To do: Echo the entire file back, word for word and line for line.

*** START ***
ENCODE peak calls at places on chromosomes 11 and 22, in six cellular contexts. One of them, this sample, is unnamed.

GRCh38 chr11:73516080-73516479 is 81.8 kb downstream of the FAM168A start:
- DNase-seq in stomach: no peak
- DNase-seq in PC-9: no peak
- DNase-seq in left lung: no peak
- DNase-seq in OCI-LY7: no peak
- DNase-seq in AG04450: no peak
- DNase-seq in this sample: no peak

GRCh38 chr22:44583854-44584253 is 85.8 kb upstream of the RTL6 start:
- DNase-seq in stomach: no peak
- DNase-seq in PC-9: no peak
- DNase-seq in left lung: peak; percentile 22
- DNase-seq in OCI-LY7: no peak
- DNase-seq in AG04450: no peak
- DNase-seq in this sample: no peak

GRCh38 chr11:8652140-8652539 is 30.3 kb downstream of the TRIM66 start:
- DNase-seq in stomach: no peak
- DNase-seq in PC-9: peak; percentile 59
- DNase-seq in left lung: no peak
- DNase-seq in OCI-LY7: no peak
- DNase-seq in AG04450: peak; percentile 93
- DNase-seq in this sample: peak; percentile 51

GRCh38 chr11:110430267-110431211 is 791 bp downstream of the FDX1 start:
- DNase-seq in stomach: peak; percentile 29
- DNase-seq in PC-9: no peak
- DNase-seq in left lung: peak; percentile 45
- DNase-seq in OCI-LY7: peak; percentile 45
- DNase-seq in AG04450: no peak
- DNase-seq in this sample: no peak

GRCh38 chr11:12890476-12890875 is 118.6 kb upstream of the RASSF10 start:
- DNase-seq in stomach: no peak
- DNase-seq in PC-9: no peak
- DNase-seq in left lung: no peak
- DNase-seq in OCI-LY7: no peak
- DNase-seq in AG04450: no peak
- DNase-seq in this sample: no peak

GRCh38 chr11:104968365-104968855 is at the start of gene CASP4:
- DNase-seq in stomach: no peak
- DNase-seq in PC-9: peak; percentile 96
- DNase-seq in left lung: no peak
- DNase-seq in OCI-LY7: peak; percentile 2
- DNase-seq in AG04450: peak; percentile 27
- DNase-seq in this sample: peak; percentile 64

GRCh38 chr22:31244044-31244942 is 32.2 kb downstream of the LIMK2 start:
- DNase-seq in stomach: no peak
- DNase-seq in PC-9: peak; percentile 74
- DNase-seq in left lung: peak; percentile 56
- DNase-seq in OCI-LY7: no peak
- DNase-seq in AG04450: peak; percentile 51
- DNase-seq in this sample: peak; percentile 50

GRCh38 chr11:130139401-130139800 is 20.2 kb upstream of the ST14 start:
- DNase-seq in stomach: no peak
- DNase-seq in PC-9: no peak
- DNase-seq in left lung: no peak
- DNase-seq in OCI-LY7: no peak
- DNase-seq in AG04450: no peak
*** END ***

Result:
ENCODE peak calls at places on chromosomes 11 and 22, in six cellular contexts. One of them, this sample, is unnamed.

GRCh38 chr11:73516080-73516479 is 81.8 kb downstream of the FAM168A start:
- DNase-seq in stomach: no peak
- DNase-seq in PC-9: no peak
- DNase-seq in left lung: no peak
- DNase-seq in OCI-LY7: no peak
- DNase-seq in AG04450: no peak
- DNase-seq in this sample: no peak

GRCh38 chr22:44583854-44584253 is 85.8 kb upstream of the RTL6 start:
- DNase-seq in stomach: no peak
- DNase-seq in PC-9: no peak
- DNase-seq in left lung: peak; percentile 22
- DNase-seq in OCI-LY7: no peak
- DNase-seq in AG04450: no peak
- DNase-seq in this sample: no peak

GRCh38 chr11:8652140-8652539 is 30.3 kb downstream of the TRIM66 start:
- DNase-seq in stomach: no peak
- DNase-seq in PC-9: peak; percentile 59
- DNase-seq in left lung: no peak
- DNase-seq in OCI-LY7: no peak
- DNase-seq in AG04450: peak; percentile 93
- DNase-seq in this sample: peak; percentile 51

GRCh38 chr11:110430267-110431211 is 791 bp downstream of the FDX1 start:
- DNase-seq in stomach: peak; percentile 29
- DNase-seq in PC-9: no peak
- DNase-seq in left lung: peak; percentile 45
- DNase-seq in OCI-LY7: peak; percentile 45
- DNase-seq in AG04450: no peak
- DNase-seq in this sample: no peak

GRCh38 chr11:12890476-12890875 is 118.6 kb upstream of the RASSF10 start:
- DNase-seq in stomach: no peak
- DNase-seq in PC-9: no peak
- DNase-seq in left lung: no peak
- DNase-seq in OCI-LY7: no peak
- DNase-seq in AG04450: no peak
- DNase-seq in this sample: no peak

GRCh38 chr11:104968365-104968855 is at the start of gene CASP4:
- DNase-seq in stomach: no peak
- DNase-seq in PC-9: peak; percentile 96
- DNase-seq in left lung: no peak
- DNase-seq in OCI-LY7: peak; percentile 2
- DNase-seq in AG04450: peak; percentile 27
- DNase-seq in this sample: peak; percentile 64

GRCh38 chr22:31244044-31244942 is 32.2 kb downstream of the LIMK2 start:
- DNase-seq in stomach: no peak
- DNase-seq in PC-9: peak; percentile 74
- DNase-seq in left lung: peak; percentile 56
- DNase-seq in OCI-LY7: no peak
- DNase-seq in AG04450: peak; percentile 51
- DNase-seq in this sample: peak; percentile 50

GRCh38 chr11:130139401-130139800 is 20.2 kb upstream of the ST14 start:
- DNase-seq in stomach: no peak
- DNase-seq in PC-9: no peak
- DNase-seq in left lung: no peak
- DNase-seq in OCI-LY7: no peak
- DNase-seq in AG04450: no peak